Pierre Saalburg – An Architect’s furniture

Exhibition from Thursday, 16 November to Saturday, 23 December 2023

Galerie Alexandre Biaggi  14, rue de Seine – 75006 Paris





Above from left to right :


Polished, painted aluminium

45 x 24 x 14 cm / 55 x 38 x 25 cm / 45 x 34 x 24 cm / 45 x 24 x 14 cm



I first met Pierre Saalburg through some mutual friends.

He invited me to the apartment he had fitted out near the Drouot auction house and for which he had designed the furniture.

I immediately loved the calm, serene atmosphere that reigned: an atmosphere ideal for reflection.

I was touched by a feeling of fluidity, of lightness.

And I was struck by the apartment’s furniture that was unlike any I had seen before.

Each item had been so carefully designed after giving a great deal of thought to its volume in the space, and with a good dose of imagination.

So I very quickly suggested to Pierre that we organise an exhibition.

This exhibition is also the fruit of lengthy discussions between Pierre and myself about decorative arts and architecture.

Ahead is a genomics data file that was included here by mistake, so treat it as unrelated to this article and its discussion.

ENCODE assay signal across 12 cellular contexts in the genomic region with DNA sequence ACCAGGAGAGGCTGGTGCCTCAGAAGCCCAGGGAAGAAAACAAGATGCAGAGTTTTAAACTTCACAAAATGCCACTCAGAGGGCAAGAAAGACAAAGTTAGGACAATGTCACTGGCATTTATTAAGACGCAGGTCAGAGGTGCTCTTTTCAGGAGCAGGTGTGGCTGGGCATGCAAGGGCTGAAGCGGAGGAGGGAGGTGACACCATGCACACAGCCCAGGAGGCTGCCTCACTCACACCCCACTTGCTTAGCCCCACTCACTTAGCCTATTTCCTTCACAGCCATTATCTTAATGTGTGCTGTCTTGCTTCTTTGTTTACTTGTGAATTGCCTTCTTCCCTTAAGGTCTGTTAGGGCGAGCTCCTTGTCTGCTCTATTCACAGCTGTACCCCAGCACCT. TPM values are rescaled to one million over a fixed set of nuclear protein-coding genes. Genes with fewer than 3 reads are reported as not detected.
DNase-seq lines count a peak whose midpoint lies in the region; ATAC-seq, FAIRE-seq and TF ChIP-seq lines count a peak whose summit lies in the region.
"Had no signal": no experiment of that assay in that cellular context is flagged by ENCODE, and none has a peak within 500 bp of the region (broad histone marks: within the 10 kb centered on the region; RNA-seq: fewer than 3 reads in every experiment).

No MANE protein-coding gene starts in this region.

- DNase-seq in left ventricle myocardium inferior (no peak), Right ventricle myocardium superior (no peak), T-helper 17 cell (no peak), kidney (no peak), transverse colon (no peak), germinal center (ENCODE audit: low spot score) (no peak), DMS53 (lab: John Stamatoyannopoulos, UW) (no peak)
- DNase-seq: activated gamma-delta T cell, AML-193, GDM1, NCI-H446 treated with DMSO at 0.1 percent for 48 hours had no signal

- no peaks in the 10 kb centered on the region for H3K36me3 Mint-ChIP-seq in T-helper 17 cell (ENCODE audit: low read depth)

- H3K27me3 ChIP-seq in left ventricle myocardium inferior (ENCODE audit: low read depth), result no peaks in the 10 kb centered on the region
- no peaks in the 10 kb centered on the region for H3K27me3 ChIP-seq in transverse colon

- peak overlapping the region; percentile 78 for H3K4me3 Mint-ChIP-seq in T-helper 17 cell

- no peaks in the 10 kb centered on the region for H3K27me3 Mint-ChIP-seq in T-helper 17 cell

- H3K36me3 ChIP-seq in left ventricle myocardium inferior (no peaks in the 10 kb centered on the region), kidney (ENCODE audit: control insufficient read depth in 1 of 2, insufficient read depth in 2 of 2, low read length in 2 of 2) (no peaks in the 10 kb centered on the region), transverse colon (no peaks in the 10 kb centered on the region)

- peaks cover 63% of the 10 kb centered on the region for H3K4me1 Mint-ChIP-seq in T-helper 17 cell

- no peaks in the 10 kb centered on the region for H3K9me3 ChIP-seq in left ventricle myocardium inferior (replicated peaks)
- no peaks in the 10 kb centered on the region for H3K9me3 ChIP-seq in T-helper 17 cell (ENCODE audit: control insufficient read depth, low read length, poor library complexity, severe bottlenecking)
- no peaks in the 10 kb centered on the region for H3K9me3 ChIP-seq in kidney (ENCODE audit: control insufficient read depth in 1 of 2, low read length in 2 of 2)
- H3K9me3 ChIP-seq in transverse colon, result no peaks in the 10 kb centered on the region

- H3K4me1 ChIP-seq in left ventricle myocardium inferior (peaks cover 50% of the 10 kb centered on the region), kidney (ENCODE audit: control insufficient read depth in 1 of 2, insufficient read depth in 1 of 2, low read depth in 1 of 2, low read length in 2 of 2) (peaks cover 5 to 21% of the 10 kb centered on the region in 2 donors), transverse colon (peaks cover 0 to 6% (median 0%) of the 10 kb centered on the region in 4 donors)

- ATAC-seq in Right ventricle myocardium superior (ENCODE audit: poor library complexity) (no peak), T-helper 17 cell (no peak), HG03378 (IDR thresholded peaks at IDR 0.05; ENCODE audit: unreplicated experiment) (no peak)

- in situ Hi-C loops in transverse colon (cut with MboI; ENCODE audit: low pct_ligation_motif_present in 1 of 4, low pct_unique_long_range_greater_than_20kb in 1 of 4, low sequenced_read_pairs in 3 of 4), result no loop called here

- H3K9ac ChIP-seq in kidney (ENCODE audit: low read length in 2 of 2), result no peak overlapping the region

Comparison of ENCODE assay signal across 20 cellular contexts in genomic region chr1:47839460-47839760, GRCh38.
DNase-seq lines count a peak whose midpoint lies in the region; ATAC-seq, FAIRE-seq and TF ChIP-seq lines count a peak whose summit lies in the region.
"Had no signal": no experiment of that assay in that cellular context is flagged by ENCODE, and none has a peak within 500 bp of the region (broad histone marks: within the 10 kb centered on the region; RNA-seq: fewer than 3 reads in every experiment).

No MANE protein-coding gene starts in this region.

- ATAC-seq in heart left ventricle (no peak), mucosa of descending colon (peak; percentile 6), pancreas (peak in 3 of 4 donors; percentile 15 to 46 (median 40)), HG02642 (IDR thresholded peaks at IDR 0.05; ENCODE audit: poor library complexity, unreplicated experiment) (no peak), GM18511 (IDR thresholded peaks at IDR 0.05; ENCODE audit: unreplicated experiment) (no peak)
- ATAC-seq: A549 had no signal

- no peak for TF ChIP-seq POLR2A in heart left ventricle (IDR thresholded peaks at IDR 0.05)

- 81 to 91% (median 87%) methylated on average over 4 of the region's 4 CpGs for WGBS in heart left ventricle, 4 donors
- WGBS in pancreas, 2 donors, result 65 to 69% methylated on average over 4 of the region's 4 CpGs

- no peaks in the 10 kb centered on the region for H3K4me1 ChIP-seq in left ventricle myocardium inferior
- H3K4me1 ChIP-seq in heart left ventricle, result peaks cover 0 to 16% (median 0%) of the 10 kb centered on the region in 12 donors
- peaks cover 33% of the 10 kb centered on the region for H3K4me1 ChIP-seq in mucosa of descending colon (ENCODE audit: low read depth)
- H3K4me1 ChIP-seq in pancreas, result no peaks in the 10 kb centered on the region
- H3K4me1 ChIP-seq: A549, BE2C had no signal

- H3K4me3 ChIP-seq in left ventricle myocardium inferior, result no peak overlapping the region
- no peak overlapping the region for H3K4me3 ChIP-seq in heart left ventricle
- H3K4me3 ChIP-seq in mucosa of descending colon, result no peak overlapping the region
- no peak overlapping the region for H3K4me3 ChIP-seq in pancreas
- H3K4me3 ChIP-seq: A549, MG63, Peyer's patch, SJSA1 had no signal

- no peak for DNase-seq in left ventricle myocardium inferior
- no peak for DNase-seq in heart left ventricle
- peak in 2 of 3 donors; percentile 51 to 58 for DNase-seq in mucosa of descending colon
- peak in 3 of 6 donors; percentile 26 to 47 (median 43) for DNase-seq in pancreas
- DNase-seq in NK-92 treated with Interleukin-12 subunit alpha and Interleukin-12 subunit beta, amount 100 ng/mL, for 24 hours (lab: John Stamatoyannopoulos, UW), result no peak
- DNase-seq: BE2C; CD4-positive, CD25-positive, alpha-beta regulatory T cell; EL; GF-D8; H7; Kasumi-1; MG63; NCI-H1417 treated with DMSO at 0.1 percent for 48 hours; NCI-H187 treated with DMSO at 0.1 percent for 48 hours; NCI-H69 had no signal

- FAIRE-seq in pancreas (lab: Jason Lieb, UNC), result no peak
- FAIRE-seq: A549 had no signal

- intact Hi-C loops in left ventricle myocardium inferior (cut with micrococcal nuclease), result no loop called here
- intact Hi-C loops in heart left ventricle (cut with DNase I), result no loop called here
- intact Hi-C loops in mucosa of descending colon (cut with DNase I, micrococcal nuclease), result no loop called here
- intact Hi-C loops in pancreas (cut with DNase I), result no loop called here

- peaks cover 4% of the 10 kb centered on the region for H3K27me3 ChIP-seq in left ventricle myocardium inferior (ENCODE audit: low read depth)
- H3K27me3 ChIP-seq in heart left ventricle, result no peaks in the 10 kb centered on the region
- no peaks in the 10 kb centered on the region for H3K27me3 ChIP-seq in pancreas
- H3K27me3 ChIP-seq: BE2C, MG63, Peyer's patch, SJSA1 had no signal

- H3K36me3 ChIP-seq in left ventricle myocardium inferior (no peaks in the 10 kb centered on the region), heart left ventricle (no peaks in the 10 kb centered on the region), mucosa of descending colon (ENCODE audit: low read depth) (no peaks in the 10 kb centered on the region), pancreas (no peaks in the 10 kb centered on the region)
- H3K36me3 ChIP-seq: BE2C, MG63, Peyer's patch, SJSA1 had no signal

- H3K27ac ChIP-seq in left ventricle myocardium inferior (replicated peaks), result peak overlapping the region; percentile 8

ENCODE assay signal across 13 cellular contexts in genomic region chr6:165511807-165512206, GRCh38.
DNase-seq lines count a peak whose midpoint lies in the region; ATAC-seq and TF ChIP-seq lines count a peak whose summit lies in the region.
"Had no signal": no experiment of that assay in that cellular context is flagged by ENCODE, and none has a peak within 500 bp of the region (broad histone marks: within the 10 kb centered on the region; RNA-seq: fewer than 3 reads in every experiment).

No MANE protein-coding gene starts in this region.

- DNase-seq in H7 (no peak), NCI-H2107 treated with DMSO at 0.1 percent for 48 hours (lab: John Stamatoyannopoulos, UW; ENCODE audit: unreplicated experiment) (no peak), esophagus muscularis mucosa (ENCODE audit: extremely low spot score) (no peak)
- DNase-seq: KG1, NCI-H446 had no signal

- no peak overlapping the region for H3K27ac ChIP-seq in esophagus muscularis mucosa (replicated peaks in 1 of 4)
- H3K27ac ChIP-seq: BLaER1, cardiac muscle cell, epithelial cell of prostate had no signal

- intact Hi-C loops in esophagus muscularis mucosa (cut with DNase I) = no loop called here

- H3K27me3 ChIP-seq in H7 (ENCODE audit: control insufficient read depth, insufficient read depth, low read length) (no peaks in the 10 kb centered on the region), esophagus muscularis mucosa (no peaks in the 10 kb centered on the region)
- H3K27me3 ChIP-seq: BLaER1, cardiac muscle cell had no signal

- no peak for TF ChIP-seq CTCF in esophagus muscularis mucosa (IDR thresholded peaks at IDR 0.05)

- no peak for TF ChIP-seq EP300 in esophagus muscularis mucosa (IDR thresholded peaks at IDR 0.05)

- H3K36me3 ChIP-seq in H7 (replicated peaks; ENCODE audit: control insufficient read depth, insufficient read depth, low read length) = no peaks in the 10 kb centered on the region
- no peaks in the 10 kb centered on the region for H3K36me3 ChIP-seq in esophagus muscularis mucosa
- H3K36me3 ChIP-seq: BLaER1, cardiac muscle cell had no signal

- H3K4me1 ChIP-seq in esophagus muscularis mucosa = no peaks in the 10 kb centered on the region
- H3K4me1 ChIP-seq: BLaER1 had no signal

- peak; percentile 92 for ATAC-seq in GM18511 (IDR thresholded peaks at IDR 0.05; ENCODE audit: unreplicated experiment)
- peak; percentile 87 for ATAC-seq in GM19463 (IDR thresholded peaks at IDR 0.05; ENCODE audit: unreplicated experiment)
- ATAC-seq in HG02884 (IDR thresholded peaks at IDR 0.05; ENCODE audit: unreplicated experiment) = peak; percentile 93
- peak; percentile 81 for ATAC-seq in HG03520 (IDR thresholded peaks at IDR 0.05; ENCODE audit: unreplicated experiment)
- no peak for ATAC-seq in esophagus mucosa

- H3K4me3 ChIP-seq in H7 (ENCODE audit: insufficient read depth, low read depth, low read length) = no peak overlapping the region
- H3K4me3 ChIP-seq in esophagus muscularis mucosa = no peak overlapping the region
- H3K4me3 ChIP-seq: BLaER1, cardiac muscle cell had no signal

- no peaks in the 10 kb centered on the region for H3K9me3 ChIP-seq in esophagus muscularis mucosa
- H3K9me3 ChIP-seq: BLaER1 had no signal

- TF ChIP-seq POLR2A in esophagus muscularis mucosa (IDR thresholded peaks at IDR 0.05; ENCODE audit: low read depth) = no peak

I was not surprised to learn that he had often undertaken architectural work on religious sites.

This explained his attention to detail, the care taken in the production of the furniture and the need for quality craftmanship.

Today, I am delighted to present Pierre Saalburg’s work.




Pierre Saalburg’s creations are now on sale at the Alexandre Biaggi gallery.




Above from left to right :


Folded, polished aluminium, painted steel

75 x 88 x 38 cm / 86 x 46 x 42 cm





For the first time, Pierre Saalburg will be exhibiting eleven pieces of furniture and four lamps and lighting objects starting on 16 November at the gallery of Alexandre Biaggi, 14 rue de Seine.

A gallery owner who likes taking risks and recognises talent when he sees it.

A lover of architecture from an early age, Pierre Saalburg naturally made it his profession (he graduated from the Architectural Association in London and the East London School of Architecture in 1999).